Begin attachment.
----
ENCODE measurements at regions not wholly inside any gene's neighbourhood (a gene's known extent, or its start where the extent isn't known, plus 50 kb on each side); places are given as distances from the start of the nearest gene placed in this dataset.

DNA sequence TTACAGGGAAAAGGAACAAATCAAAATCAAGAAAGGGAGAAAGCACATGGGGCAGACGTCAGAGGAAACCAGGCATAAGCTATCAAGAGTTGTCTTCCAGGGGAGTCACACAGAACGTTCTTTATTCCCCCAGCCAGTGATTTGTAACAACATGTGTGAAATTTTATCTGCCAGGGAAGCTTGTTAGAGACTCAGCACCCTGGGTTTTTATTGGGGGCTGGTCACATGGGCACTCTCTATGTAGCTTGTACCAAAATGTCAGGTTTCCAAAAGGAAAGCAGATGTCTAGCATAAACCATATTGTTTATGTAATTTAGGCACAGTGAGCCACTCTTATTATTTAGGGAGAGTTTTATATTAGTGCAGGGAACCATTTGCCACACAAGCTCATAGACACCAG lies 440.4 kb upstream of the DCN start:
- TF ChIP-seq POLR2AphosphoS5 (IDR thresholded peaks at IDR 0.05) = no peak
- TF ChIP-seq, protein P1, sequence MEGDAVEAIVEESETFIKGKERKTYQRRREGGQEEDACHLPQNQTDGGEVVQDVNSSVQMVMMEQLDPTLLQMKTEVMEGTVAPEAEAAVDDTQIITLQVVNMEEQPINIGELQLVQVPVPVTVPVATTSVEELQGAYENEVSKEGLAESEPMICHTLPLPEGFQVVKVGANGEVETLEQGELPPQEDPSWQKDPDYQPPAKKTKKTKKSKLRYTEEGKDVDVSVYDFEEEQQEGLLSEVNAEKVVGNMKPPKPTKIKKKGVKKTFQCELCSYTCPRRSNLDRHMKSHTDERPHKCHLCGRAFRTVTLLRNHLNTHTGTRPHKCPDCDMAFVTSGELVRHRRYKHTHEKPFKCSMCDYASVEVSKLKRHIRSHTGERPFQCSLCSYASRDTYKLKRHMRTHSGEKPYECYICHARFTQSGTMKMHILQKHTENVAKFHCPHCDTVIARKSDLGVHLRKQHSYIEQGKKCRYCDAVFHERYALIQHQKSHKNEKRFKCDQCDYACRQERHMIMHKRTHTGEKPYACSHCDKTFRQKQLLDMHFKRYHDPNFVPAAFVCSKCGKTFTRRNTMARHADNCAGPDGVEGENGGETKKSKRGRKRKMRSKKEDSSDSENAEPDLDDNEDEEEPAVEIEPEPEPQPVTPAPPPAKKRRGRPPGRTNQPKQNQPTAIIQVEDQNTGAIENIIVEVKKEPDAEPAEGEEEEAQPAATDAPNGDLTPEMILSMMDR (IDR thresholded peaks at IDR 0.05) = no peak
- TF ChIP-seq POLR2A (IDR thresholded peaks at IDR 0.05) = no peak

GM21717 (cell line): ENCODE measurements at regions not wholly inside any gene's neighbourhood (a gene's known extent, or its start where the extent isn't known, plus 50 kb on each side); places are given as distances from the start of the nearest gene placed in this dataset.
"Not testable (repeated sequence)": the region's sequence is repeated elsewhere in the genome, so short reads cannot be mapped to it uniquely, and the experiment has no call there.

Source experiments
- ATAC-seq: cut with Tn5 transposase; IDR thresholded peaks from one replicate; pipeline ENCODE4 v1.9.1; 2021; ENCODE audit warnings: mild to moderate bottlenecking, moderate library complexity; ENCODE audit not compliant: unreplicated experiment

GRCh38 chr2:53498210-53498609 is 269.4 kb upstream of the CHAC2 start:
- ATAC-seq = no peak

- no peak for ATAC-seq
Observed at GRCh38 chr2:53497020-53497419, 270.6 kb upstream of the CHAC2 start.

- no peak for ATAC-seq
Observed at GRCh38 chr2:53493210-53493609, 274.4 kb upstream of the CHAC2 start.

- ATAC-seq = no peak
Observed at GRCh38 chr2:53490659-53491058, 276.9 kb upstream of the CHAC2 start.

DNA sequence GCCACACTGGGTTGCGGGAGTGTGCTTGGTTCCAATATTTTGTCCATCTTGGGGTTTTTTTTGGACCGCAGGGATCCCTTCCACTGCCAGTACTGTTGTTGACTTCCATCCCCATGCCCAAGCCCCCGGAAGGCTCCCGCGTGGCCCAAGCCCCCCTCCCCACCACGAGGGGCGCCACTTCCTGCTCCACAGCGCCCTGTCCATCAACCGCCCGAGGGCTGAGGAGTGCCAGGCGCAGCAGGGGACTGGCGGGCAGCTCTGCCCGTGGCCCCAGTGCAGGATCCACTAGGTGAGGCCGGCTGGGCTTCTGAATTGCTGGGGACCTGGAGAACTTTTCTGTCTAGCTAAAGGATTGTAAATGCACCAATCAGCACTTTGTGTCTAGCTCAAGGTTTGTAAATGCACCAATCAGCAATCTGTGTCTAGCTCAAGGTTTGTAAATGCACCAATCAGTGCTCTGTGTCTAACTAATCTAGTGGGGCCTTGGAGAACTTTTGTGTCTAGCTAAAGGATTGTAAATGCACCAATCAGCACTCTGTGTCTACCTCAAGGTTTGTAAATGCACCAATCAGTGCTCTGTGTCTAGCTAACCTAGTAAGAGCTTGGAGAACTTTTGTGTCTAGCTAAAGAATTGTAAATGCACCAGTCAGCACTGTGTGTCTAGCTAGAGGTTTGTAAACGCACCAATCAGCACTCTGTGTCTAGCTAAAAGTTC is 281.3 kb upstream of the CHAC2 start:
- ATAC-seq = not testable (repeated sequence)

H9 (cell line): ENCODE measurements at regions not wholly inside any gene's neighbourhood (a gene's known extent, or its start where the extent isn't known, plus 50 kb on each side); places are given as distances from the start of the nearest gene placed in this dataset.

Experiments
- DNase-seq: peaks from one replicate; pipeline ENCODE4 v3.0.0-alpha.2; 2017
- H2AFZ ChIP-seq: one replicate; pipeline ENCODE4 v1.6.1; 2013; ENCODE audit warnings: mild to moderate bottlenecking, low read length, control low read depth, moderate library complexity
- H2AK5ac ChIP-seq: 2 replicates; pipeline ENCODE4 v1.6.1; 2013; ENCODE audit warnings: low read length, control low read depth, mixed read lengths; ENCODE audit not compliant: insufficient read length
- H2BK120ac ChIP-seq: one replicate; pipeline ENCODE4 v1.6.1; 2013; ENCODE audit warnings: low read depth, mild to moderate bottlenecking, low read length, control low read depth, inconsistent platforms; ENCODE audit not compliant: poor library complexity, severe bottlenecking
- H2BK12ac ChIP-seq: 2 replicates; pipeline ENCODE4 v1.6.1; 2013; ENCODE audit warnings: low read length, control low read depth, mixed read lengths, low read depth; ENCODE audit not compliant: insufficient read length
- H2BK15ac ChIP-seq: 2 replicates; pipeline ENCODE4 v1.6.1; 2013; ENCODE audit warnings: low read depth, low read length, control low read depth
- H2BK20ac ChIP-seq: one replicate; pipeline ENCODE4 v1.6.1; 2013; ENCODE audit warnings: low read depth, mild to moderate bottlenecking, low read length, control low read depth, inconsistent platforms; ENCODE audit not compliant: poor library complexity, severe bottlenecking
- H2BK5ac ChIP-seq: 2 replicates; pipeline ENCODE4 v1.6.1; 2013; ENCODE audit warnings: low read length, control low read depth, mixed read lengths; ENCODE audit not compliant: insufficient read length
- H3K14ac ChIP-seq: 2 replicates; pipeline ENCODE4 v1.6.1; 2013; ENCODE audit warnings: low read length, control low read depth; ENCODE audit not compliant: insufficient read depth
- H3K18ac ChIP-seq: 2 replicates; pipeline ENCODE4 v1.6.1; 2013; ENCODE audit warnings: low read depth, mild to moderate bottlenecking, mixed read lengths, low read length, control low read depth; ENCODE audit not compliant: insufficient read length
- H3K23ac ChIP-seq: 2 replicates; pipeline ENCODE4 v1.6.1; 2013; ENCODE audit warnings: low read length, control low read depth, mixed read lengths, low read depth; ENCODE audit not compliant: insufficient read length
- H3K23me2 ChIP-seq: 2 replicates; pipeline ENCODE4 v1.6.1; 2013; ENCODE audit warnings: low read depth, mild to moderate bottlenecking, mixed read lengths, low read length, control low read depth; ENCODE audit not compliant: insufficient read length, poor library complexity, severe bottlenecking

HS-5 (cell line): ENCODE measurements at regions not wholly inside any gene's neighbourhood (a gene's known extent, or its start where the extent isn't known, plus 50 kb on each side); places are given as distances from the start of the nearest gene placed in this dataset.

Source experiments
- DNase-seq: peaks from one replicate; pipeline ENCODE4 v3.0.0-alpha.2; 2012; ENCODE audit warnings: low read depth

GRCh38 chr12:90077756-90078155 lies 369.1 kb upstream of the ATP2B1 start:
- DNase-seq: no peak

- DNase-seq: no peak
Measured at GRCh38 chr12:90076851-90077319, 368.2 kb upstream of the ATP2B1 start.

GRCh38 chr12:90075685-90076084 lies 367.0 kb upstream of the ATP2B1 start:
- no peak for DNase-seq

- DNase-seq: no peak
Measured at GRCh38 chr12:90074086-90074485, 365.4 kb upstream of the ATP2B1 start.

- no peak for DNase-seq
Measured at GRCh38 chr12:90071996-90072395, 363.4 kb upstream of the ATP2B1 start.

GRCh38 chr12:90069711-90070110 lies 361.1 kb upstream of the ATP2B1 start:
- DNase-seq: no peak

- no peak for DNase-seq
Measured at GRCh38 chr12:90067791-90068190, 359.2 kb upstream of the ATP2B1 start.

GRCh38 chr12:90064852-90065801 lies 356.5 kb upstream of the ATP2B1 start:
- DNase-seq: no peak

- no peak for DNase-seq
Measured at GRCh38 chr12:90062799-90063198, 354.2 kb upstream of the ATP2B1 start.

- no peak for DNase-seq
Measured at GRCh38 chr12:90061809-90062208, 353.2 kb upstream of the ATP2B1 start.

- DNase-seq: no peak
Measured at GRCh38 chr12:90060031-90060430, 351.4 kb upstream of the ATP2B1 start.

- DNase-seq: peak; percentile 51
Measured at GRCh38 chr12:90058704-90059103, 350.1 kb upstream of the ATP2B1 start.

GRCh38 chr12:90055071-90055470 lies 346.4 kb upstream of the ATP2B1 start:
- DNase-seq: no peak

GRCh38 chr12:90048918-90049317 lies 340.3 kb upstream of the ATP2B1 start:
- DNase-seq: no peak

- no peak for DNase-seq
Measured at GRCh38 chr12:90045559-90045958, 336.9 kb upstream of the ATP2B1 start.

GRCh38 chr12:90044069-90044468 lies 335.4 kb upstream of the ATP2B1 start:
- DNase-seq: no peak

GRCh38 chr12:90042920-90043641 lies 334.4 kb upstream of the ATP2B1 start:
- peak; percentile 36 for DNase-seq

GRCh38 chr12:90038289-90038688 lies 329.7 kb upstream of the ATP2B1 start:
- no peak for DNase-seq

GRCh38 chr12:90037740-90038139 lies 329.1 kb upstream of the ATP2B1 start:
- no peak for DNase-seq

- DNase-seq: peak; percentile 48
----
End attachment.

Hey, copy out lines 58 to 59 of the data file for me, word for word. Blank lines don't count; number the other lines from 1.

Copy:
Measured at GRCh38 chr12:90060031-90060430, 351.4 kb upstream of the ATP2B1 start.

- DNase-seq: peak; percentile 51